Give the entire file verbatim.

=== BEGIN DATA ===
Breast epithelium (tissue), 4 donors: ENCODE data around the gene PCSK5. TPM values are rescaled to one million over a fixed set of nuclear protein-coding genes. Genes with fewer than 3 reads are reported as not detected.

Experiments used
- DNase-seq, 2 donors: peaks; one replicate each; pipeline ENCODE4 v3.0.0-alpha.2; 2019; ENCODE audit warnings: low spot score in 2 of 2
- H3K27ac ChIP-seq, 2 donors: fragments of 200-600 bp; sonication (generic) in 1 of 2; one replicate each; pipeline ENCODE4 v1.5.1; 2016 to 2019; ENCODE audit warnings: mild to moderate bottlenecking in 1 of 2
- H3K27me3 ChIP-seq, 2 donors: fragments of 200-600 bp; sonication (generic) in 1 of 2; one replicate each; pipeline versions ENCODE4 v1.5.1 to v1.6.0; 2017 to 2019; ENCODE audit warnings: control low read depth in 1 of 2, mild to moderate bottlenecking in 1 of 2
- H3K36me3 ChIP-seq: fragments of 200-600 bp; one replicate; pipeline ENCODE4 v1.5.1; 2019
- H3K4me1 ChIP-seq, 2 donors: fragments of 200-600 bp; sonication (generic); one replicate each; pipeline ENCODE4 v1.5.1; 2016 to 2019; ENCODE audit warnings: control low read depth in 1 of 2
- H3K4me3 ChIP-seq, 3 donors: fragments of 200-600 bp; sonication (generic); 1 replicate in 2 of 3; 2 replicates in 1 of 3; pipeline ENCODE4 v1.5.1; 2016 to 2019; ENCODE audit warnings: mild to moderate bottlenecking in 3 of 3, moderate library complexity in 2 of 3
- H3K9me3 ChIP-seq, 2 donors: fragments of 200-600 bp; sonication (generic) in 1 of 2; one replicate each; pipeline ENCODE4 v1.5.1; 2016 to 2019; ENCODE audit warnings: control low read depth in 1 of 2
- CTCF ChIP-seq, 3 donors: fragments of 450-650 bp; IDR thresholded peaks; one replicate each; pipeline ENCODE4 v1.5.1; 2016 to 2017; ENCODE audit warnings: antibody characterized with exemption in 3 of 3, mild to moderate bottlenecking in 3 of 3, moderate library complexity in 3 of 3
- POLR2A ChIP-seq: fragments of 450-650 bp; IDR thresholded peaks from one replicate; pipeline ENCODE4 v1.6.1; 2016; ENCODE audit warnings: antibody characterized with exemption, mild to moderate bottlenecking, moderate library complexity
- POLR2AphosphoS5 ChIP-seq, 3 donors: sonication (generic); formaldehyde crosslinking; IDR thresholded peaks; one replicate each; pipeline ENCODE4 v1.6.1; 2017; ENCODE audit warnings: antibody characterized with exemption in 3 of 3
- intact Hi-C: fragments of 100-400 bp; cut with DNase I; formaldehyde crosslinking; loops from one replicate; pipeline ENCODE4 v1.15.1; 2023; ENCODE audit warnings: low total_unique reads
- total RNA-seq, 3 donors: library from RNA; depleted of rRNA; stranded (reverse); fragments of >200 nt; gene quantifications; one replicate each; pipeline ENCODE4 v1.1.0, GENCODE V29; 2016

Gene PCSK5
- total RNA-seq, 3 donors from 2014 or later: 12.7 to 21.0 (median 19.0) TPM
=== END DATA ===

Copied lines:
Breast epithelium (tissue), 4 donors: ENCODE data around the gene PCSK5. TPM values are rescaled to one million over a fixed set of nuclear protein-coding genes. Genes with fewer than 3 reads are reported as not detected.

Experiments used
- DNase-seq, 2 donors: peaks; one replicate each; pipeline ENCODE4 v3.0.0-alpha.2; 2019; ENCODE audit warnings: low spot score in 2 of 2
- H3K27ac ChIP-seq, 2 donors: fragments of 200-600 bp; sonication (generic) in 1 of 2; one replicate each; pipeline ENCODE4 v1.5.1; 2016 to 2019; ENCODE audit warnings: mild to moderate bottlenecking in 1 of 2
- H3K27me3 ChIP-seq, 2 donors: fragments of 200-600 bp; sonication (generic) in 1 of 2; one replicate each; pipeline versions ENCODE4 v1.5.1 to v1.6.0; 2017 to 2019; ENCODE audit warnings: control low read depth in 1 of 2, mild to moderate bottlenecking in 1 of 2
- H3K36me3 ChIP-seq: fragments of 200-600 bp; one replicate; pipeline ENCODE4 v1.5.1; 2019
- H3K4me1 ChIP-seq, 2 donors: fragments of 200-600 bp; sonication (generic); one replicate each; pipeline ENCODE4 v1.5.1; 2016 to 2019; ENCODE audit warnings: control low read depth in 1 of 2
- H3K4me3 ChIP-seq, 3 donors: fragments of 200-600 bp; sonication (generic); 1 replicate in 2 of 3; 2 replicates in 1 of 3; pipeline ENCODE4 v1.5.1; 2016 to 2019; ENCODE audit warnings: mild to moderate bottlenecking in 3 of 3, moderate library complexity in 2 of 3
- H3K9me3 ChIP-seq, 2 donors: fragments of 200-600 bp; sonication (generic) in 1 of 2; one replicate each; pipeline ENCODE4 v1.5.1; 2016 to 2019; ENCODE audit warnings: control low read depth in 1 of 2
- CTCF ChIP-seq, 3 donors: fragments of 450-650 bp; IDR thresholded peaks; one replicate each; pipeline ENCODE4 v1.5.1; 2016 to 2017; ENCODE audit warnings: antibody characterized with exemption in 3 of 3, mild to moderate bottlenecking in 3 of 3, moderate library complexity in 3 of 3
- POLR2A ChIP-seq: fragments of 450-650 bp; IDR thresholded peaks from one replicate; pipeline ENCODE4 v1.6.1; 2016; ENCODE audit warnings: antibody characterized with exemption, mild to moderate bottlenecking, moderate library complexity
- POLR2AphosphoS5 ChIP-seq, 3 donors: sonication (generic); formaldehyde crosslinking; IDR thresholded peaks; one replicate each; pipeline ENCODE4 v1.6.1; 2017; ENCODE audit warnings: antibody characterized with exemption in 3 of 3
- intact Hi-C: fragments of 100-400 bp; cut with DNase I; formaldehyde crosslinking; loops from one replicate; pipeline ENCODE4 v1.15.1; 2023; ENCODE audit warnings: low total_unique reads
- total RNA-seq, 3 donors: library from RNA; depleted of rRNA; stranded (reverse); fragments of >200 nt; gene quantifications; one replicate each; pipeline ENCODE4 v1.1.0, GENCODE V29; 2016

Gene PCSK5
- total RNA-seq, 3 donors from 2014 or later: 12.7 to 21.0 (median 19.0) TPM